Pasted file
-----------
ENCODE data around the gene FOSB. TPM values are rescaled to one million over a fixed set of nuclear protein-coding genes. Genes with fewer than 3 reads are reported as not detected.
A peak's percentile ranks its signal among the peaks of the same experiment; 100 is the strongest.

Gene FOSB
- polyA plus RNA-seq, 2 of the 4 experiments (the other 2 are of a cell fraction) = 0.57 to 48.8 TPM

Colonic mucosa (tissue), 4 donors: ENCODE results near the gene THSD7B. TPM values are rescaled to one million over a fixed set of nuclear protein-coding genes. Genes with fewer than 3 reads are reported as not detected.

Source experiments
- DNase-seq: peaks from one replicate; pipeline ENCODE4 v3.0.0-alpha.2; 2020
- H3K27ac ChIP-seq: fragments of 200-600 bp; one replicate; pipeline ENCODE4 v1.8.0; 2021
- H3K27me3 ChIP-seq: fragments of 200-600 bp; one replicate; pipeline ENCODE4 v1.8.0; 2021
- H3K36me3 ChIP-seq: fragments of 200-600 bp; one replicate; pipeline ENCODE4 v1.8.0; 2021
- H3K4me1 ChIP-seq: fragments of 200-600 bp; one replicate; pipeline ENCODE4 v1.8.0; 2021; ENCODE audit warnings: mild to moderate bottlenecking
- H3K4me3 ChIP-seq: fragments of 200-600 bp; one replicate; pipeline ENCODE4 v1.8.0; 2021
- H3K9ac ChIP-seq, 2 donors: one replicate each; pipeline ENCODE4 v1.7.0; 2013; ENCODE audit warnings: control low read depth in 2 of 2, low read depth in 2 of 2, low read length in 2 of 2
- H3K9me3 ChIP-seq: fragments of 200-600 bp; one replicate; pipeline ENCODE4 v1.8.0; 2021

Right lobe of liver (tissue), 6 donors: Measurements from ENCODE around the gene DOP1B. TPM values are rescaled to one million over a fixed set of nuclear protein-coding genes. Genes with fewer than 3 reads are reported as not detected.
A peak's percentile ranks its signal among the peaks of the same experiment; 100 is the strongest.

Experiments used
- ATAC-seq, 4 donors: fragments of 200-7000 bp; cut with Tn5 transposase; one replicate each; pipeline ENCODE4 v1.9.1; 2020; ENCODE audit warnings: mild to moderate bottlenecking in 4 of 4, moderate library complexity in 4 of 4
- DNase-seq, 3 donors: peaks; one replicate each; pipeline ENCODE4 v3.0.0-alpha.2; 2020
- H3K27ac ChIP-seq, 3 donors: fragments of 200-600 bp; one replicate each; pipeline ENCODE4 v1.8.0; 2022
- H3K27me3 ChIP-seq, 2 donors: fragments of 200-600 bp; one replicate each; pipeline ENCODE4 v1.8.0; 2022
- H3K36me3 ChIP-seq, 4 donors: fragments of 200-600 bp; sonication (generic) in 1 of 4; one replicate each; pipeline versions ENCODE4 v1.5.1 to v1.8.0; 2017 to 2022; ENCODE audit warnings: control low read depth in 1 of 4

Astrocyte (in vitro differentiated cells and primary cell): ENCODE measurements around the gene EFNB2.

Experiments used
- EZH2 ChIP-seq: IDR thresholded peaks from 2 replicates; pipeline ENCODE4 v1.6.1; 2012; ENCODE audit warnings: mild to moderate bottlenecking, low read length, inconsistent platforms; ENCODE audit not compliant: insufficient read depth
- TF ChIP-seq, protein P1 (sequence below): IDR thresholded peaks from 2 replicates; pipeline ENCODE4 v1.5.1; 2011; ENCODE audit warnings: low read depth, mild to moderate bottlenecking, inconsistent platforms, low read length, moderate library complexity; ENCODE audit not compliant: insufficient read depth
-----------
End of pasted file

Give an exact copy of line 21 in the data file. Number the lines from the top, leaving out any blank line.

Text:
- H3K27me3 ChIP-seq, 2 donors: fragments of 200-600 bp; one replicate each; pipeline ENCODE4 v1.8.0; 2022